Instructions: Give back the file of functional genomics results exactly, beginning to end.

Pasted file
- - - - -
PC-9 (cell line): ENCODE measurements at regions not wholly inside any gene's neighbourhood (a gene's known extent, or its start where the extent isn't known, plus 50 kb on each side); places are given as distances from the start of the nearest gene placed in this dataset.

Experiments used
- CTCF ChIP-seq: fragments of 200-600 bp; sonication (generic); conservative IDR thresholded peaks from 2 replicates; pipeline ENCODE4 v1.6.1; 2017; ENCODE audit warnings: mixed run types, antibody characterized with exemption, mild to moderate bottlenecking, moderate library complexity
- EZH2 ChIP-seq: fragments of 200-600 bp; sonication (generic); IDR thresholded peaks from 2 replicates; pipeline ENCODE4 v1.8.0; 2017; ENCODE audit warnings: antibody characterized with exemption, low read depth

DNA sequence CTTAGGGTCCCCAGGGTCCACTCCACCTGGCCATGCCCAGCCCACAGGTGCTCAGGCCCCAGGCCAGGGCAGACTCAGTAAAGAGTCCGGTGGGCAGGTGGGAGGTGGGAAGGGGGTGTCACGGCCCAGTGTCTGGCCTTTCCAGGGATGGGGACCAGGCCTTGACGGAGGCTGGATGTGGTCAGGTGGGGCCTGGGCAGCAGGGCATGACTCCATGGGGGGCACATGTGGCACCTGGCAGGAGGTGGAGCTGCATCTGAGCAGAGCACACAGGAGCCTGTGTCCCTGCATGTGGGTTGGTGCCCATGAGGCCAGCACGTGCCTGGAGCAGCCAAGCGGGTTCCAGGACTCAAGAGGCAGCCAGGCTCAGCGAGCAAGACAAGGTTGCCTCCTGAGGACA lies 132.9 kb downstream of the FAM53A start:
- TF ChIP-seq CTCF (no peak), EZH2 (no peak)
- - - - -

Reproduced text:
PC-9 (cell line): ENCODE measurements at regions not wholly inside any gene's neighbourhood (a gene's known extent, or its start where the extent isn't known, plus 50 kb on each side); places are given as distances from the start of the nearest gene placed in this dataset.

Experiments used
- CTCF ChIP-seq: fragments of 200-600 bp; sonication (generic); conservative IDR thresholded peaks from 2 replicates; pipeline ENCODE4 v1.6.1; 2017; ENCODE audit warnings: mixed run types, antibody characterized with exemption, mild to moderate bottlenecking, moderate library complexity
- EZH2 ChIP-seq: fragments of 200-600 bp; sonication (generic); IDR thresholded peaks from 2 replicates; pipeline ENCODE4 v1.8.0; 2017; ENCODE audit warnings: antibody characterized with exemption, low read depth

DNA sequence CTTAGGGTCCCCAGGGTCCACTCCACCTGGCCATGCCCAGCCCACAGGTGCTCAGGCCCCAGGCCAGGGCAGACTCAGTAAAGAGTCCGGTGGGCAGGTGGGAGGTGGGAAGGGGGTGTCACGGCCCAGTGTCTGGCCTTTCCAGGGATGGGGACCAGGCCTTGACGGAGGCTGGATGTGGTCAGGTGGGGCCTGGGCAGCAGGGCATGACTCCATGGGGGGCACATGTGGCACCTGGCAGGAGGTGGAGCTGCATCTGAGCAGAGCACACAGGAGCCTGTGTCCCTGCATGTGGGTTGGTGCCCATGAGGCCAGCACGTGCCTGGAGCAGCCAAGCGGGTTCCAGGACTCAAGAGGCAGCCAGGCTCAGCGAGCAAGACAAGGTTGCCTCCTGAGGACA lies 132.9 kb downstream of the FAM53A start:
- TF ChIP-seq CTCF (no peak), EZH2 (no peak)